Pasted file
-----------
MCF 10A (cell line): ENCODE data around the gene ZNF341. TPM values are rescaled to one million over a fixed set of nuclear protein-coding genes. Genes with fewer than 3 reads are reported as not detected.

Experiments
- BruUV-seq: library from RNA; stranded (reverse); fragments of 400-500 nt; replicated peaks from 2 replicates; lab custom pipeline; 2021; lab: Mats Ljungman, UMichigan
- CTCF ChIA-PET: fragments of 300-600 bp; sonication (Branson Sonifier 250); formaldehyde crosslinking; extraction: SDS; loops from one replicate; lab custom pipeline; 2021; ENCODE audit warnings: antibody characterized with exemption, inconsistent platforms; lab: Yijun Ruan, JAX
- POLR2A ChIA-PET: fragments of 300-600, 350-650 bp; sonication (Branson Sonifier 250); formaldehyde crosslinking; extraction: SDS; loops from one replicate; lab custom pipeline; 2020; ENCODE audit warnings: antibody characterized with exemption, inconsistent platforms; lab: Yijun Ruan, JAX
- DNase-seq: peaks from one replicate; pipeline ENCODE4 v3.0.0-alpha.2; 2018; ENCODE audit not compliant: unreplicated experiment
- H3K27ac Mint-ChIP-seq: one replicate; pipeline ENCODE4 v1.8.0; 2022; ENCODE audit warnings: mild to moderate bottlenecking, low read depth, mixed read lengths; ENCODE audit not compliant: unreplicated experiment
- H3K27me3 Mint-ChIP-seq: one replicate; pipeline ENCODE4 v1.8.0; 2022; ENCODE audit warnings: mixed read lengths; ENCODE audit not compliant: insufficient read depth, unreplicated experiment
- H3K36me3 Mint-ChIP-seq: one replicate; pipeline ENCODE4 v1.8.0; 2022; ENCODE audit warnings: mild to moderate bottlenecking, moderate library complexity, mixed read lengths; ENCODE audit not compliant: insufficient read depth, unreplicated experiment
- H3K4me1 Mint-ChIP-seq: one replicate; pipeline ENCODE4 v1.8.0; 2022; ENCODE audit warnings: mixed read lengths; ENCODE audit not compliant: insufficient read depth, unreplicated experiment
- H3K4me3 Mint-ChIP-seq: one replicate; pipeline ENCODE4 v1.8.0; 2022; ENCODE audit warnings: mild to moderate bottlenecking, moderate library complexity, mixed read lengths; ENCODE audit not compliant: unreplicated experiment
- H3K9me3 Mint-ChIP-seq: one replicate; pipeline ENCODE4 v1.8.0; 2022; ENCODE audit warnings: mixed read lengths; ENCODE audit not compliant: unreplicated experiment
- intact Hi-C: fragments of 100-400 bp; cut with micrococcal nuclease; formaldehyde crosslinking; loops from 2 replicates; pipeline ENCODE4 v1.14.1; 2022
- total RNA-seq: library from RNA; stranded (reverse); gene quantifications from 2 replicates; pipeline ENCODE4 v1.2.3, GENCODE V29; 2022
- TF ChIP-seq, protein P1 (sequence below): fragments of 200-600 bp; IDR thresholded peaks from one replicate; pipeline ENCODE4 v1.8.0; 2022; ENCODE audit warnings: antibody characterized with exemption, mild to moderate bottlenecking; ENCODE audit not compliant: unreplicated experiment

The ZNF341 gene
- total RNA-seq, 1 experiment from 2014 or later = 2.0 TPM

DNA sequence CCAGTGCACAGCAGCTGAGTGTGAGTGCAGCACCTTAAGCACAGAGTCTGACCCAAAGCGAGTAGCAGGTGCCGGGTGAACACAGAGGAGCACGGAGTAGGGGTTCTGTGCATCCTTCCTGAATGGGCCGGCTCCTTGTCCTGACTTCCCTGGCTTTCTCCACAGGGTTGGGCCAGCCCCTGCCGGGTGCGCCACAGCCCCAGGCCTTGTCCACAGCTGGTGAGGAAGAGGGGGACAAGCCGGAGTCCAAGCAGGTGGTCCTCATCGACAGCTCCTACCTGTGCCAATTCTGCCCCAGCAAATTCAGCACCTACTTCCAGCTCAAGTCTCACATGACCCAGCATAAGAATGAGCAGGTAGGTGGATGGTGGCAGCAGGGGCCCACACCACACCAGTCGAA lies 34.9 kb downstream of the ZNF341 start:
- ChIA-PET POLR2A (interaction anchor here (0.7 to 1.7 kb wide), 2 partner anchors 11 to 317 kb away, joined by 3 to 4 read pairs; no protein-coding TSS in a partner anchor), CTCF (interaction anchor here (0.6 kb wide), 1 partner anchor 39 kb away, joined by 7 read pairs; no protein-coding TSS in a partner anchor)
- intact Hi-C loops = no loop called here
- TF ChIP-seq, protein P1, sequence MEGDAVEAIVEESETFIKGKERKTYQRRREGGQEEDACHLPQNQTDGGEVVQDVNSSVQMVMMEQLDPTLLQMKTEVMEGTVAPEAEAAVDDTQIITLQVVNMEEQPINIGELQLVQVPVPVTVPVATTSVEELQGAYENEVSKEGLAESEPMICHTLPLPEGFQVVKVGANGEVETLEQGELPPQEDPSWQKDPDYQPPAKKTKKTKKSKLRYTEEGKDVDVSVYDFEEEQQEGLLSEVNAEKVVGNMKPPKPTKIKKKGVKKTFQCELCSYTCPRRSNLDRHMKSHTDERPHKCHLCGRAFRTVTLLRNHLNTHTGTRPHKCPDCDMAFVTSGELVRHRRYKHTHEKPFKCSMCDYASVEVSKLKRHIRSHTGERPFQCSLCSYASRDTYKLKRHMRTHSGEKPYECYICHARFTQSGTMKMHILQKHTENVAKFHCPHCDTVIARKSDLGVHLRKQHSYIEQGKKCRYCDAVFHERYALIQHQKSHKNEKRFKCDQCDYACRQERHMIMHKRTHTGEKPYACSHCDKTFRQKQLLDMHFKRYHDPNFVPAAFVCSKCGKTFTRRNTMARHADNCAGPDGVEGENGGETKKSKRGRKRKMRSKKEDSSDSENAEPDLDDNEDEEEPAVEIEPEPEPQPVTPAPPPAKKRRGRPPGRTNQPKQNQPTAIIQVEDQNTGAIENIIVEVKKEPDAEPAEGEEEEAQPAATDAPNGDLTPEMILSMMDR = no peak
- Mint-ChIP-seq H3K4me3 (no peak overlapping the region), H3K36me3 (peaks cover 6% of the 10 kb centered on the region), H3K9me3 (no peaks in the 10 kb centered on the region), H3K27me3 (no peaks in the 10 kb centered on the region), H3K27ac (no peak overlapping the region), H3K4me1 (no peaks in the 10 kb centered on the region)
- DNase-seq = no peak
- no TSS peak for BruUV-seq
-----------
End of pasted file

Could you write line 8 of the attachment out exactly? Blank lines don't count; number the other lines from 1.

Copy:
- H3K27me3 Mint-ChIP-seq: one replicate; pipeline ENCODE4 v1.8.0; 2022; ENCODE audit warnings: mixed read lengths; ENCODE audit not compliant: insufficient read depth, unreplicated experiment